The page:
On Friday, February 24, the White House published a new executive order titled “ENFORCING THE REGULATORY REFORM AGENDA.” The executive order is meant to create a framework to implement and enforce regulatory reform. The order directs agencies to create regulatory reform task forces to evaluate existing regulations to repeal, replace, or modify.
The executive order has six sections. A brief summary of each section follows.
Section 1 – Sets the policy of the United States to “alleviate unnecessary regulatory burdens.”
Section 2 – The head of each agency (except those receiving waivers) must designate a Regulatory Reform Officer (RRO) within 60 days of publication of the order. The RRO is to oversee the implementation of the regulatory reform agenda and report to the agency head.
Section 3 – Each agency is instructed to create a regulatory reform task force with an RRO serving to chair each task force, unless another official is designated by the agency head. Entities staffed by multiple agencies are also required to create regulatory reform task forces. The task forces’ objectives are to evaluate existing regulations and make recommendations to repeal, replace, or modify. They should also seek input from entities affected by the regulation and provide a report to the agency head within 90 days detailing the agency’s progress at implementing the regulatory reform agenda and identifying regulations. At a minimum, the task forces are to identify regulations that fall into the following categories:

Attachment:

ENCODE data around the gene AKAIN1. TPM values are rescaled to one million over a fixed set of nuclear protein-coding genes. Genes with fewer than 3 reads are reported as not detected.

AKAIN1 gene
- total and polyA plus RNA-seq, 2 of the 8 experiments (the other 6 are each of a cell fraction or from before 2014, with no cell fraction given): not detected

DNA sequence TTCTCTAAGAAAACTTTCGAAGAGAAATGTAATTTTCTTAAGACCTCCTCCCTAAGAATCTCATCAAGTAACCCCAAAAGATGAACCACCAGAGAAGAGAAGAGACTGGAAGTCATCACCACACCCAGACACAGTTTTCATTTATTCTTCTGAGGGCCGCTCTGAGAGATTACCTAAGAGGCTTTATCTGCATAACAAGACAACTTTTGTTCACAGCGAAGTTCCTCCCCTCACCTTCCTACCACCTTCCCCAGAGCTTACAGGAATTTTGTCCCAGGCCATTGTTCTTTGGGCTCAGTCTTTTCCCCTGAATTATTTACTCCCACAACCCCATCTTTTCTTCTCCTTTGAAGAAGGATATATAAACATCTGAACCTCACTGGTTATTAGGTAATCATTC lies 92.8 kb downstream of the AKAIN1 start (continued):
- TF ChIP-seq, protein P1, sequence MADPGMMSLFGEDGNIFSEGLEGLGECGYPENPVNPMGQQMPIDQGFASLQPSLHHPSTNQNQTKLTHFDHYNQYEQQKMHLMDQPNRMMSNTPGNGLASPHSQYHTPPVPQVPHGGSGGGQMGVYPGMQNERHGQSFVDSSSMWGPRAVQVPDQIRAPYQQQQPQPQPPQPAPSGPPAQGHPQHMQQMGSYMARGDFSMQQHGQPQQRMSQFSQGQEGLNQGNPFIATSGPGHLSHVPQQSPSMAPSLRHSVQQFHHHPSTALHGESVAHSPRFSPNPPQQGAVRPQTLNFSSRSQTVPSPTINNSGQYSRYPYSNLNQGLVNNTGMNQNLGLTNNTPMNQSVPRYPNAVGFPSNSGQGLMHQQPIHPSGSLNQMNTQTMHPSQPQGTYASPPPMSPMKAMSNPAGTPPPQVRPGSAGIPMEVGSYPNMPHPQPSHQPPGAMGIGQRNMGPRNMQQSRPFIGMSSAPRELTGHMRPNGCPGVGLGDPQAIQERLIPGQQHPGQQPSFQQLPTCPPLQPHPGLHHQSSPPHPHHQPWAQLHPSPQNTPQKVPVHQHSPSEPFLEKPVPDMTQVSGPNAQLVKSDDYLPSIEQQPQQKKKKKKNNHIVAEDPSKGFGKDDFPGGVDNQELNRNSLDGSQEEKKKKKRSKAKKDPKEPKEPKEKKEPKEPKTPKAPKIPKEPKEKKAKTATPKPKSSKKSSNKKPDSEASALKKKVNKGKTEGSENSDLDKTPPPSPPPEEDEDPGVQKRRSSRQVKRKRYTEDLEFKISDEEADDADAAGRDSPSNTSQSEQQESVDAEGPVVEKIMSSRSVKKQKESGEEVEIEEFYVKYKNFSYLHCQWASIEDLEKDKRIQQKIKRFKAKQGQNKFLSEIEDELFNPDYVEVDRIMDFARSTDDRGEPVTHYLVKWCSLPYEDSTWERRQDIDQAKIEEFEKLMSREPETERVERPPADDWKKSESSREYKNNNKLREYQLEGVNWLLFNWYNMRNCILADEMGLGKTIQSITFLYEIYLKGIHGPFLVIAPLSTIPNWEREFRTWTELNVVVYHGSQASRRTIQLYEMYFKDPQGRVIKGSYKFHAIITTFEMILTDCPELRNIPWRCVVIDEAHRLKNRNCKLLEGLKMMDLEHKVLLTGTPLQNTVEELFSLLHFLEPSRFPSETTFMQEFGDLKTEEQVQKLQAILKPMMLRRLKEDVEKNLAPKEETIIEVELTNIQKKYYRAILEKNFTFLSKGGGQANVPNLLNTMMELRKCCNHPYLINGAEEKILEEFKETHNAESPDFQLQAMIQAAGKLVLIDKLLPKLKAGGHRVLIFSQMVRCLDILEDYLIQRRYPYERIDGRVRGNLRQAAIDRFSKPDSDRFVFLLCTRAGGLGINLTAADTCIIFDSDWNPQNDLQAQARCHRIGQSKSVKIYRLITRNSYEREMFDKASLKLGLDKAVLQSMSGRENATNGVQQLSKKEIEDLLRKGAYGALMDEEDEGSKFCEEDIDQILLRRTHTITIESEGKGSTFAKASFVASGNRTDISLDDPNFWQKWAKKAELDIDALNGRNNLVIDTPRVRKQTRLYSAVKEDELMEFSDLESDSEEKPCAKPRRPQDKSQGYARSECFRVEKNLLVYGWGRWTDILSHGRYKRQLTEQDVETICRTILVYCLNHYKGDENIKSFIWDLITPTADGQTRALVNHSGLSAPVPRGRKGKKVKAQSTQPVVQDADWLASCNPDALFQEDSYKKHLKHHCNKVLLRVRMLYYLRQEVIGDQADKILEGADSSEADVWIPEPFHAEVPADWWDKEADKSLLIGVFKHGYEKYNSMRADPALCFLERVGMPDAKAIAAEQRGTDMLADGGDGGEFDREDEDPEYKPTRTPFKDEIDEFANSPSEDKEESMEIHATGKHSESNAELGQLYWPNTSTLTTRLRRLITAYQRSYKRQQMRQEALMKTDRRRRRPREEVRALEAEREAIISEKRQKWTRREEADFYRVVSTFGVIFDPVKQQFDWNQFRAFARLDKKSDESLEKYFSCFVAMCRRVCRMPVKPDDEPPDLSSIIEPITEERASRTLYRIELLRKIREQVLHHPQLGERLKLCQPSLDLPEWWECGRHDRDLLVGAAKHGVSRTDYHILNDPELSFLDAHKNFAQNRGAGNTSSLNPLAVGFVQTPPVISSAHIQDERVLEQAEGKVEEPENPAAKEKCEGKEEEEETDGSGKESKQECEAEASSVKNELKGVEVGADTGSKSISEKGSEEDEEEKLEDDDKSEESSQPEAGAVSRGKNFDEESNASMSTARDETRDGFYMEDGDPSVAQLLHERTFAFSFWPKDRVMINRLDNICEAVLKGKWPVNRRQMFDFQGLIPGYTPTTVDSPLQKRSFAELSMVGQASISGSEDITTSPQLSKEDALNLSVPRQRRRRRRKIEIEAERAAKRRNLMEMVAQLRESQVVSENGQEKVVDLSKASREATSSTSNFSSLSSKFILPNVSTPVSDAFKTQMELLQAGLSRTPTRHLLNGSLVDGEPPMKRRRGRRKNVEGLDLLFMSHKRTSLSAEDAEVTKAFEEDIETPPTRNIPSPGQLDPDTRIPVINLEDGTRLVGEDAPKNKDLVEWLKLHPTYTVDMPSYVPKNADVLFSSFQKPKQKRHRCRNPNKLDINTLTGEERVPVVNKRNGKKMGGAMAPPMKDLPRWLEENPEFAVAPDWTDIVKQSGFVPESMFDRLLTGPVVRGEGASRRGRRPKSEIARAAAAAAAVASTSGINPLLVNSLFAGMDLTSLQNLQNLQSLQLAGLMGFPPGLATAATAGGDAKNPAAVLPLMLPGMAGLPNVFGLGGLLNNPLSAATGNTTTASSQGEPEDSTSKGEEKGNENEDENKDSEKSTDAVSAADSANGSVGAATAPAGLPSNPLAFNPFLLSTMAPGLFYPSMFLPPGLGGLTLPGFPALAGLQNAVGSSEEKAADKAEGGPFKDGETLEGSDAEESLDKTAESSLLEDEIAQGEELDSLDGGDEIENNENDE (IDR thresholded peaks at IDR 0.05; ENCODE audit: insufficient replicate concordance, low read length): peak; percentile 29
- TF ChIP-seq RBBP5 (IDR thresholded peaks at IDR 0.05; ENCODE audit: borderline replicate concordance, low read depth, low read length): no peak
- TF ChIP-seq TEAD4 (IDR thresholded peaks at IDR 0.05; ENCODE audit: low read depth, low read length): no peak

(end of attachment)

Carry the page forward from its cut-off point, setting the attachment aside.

- eliminate jobs, or inhibit job creation;
- are outdated, unnecessary, or ineffective;
- impose costs that exceed benefits;
- create a serious inconsistency or interfere with regulatory reform initiatives and policies;
- rely on data or methods that are not publicly available or lack sufficient transparency; and
- derive from past executive orders that have been rescinded or substantially modified.
Section 4 – Each agency is required to measure its performance in performing the tasks outlined in the executive order.
Section 5 – The OMB Director may issue a waiver to those agencies that publish few regulations and must publish which agencies receive waivers.
Section 6 – Miscellaneous provisions ensuring that the order does not have unintended adverse effects.
NAHRO commends the administration’s goals to streamline those regulations that are outdated, unnecessary, ineffective, or impose costs that exceed benefits and looks forward to working with HUD’s regulatory reform task force to achieve these goals.
The full order can be read here.